The Distribution of the Galaxies: Gravitational Clustering in Cosmologyby William C. Saslaw
Pub. Date: 02/04/2008
Publisher: Cambridge University Press
Contemporary astronomers continue to search for ways to understand the irregular distribution of galaxies in our Universe. This volume describes gravitational theory, computer simulations and observations related to galaxy distribution functions, which is a general method for measuring the distribution of galaxies and their motions. Coverage embeds distribution… See more details below
Contemporary astronomers continue to search for ways to understand the irregular distribution of galaxies in our Universe. This volume describes gravitational theory, computer simulations and observations related to galaxy distribution functions, which is a general method for measuring the distribution of galaxies and their motions. Coverage embeds distribution functions in a broader astronomical context, and includes other contemporary topics such as correlation functions, fractals, bound clusters, topology, percolation and minimal spanning trees. Throughout, theory, computer simulation and observation are carefully interwoven and critically compared, and key results are derived and the necessary gravitational physics provided. The book also shows how future observations can test the theoretical models for the evolution of galaxy clustering at early times in our Universe. This clear and authoritative volume is written at a level suitable for graduate students, and will be of key interest to astronomers, cosmologists, physicists and applied statisticians.
- Cambridge University Press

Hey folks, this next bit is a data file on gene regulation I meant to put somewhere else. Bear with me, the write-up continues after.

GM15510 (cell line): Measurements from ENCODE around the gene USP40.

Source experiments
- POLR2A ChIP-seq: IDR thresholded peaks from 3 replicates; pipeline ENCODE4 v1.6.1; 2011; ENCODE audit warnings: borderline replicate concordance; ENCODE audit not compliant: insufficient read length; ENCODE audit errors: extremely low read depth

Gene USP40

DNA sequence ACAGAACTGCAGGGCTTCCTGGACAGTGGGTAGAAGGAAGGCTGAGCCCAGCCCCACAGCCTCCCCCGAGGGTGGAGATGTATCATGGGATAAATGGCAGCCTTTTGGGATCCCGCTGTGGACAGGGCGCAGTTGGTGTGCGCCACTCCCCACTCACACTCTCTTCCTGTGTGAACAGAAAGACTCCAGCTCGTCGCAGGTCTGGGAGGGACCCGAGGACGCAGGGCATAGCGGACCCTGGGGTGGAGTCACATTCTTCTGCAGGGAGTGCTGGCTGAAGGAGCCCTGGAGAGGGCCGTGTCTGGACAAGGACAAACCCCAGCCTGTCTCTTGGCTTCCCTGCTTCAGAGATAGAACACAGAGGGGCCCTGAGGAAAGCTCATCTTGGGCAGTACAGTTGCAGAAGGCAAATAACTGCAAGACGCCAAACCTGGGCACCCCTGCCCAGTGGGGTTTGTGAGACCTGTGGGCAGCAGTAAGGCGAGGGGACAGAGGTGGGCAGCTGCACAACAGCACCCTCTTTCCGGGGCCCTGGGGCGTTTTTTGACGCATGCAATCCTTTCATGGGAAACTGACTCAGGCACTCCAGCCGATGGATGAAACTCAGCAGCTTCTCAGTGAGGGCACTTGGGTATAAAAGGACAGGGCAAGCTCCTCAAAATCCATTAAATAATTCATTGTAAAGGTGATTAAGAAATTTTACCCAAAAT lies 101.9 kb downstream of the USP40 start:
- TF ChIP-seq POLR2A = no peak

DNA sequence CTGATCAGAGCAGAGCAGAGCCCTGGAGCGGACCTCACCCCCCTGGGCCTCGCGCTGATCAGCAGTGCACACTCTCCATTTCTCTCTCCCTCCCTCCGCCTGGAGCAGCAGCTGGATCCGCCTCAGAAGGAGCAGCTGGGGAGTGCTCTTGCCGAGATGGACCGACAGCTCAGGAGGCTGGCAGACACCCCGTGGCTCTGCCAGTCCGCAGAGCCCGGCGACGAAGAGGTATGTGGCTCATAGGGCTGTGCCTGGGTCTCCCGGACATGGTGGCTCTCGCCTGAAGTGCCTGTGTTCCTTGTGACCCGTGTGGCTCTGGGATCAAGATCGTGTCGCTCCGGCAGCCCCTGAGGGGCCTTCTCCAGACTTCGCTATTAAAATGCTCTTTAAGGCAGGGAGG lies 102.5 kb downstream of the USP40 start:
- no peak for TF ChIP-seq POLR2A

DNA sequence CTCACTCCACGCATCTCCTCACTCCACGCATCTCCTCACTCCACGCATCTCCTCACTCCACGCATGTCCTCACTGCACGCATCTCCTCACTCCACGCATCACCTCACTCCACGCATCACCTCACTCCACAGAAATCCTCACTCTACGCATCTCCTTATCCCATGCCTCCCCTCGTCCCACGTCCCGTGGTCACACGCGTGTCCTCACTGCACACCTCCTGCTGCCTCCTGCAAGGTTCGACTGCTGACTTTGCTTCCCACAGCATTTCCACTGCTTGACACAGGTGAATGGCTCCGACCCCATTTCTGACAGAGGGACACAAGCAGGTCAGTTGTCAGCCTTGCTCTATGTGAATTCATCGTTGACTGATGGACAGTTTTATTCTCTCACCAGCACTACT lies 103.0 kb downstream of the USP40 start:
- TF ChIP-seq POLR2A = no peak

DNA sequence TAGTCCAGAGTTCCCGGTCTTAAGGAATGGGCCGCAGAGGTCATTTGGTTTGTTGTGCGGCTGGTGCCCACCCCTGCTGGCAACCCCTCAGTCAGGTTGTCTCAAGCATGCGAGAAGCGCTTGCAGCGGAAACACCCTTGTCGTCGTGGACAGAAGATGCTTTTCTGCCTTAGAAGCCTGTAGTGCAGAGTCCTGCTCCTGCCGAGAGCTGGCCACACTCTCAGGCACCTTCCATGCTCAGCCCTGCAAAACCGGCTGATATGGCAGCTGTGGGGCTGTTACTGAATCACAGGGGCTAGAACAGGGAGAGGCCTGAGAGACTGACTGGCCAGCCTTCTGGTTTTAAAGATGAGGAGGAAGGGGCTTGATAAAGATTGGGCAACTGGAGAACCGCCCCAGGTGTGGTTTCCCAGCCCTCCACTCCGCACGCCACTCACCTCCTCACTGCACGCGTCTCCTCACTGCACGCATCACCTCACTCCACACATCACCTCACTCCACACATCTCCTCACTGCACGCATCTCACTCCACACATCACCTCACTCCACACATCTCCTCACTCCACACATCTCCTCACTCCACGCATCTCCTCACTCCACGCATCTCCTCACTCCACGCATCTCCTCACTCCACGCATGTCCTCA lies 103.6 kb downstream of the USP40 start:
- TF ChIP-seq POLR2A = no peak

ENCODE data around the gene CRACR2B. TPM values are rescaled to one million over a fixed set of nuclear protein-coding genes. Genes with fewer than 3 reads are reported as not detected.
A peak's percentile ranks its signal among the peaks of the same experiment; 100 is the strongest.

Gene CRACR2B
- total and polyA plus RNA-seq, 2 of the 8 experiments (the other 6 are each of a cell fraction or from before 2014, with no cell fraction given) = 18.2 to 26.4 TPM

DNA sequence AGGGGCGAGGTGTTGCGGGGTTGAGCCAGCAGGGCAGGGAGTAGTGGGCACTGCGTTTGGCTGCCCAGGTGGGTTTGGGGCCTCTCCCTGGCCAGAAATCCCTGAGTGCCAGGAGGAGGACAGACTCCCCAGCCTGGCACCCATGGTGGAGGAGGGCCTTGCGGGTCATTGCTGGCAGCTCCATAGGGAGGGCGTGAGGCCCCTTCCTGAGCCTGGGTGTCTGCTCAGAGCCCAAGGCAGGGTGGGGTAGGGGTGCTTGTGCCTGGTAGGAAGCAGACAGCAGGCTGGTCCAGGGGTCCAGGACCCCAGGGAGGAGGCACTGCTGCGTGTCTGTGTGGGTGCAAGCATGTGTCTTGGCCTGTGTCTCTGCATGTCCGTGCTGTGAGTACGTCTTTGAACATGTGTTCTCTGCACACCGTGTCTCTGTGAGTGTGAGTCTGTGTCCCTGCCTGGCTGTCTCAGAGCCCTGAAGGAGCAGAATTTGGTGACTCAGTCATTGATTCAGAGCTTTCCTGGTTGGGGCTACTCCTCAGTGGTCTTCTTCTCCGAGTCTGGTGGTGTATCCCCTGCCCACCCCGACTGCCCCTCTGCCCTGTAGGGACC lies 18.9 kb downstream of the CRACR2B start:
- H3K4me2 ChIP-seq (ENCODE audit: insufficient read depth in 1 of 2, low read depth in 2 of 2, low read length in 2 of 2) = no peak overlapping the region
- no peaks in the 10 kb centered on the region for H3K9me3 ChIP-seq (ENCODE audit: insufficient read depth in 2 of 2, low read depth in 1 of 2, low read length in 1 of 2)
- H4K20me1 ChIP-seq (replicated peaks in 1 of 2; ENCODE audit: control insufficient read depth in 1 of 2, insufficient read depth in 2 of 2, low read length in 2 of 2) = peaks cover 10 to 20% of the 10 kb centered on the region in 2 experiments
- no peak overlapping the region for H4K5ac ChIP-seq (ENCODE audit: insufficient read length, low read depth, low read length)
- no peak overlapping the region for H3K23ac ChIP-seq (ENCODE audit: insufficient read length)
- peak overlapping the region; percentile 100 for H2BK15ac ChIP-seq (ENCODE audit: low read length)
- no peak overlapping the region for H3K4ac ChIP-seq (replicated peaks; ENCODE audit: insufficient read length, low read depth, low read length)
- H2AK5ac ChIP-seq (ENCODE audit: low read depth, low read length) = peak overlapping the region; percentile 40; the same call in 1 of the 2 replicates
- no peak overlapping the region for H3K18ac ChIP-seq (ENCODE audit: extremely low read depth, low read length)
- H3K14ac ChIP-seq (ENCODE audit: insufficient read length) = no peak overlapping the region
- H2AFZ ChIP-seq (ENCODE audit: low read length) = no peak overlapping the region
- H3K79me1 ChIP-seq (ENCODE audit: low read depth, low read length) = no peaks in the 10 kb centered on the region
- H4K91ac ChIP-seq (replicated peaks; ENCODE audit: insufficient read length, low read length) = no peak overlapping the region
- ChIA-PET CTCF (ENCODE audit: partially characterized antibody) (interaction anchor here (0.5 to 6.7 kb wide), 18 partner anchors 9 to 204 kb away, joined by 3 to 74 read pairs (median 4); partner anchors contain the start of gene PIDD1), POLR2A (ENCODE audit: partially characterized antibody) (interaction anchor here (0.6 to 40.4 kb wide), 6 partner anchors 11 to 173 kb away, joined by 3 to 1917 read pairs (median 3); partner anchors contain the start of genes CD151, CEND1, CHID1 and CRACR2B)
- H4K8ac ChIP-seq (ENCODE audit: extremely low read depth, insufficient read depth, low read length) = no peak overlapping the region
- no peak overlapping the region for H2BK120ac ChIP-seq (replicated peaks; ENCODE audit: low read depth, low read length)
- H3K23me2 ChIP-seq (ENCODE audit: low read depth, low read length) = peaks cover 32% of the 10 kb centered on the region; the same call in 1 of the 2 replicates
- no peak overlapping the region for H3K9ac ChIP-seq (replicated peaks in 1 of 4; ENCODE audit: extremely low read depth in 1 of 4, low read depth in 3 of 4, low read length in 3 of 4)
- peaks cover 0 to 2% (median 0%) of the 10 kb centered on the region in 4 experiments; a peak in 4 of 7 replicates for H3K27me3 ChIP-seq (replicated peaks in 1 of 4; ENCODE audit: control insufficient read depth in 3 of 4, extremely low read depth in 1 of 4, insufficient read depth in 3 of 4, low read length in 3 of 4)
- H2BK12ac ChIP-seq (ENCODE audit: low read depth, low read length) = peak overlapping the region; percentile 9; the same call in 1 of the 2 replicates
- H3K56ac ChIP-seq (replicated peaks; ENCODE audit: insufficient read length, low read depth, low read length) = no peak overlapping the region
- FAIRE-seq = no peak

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Table of ContentsPrologue; Part I. Historical: 1. Cosmology myths and primitive notions; 2. First qualitative physics: the Newton-Bentley exchange; 3. Glimpses of structure; 4. Number counts and distributions; 5. Seeds of grand creation; 6. Clusters versus correlations; 7. The expanding search for homogeneity; Part II. Descriptions of Clustering: 8. Patterns and illusions; 9. Percolation; 10. Minimal spanning trees; 11. Topology; 12. Fractals; 13. Bound clusters; 14. Correlation functions; 15. Distribution functions; Part III. Gravity and Correlation Functions: 16. The growth of correlations: I. A fluid description; 17. The growth of correlations: II. A particle description; 18. General correlation properties; 19. Computer simulations; 20. Simulations and observations of two-particle correlations; Part IV. Gravity and Distribution Functions: 21. General properties of distribution functions; 22. Dynamics of distribution functions; 23. Short review of basic thermodynamics; 24. Thermodynamics and gravity; 25. Thermodynamic formulation of the cosmological many-body problem; 26. The functional form of b(n,T); 27. Derivation of the spatial distribution function; 28. Properties of the spatial gravitational quasi-equilibrium distribution; 29. The velocity distribution function; 30. Evolution of the GQED; Part V. Computer Experiments for Distribution Functions: 31. Spatial distribution functions; 32. Velocity distribution functions; Part VI. Observations of Distribution Functions: 33. Observed spatial distribution functions; 34. Observed peculiar velocity distribution functions; 35. Observed evolution of distribution functions; Part VII. Future Unfoldings: 36. Galaxy merging; 37. Dark matter again; 38. Initial states; 39. Ultimate fates; 40. Epilogue; Bibliography; Index.
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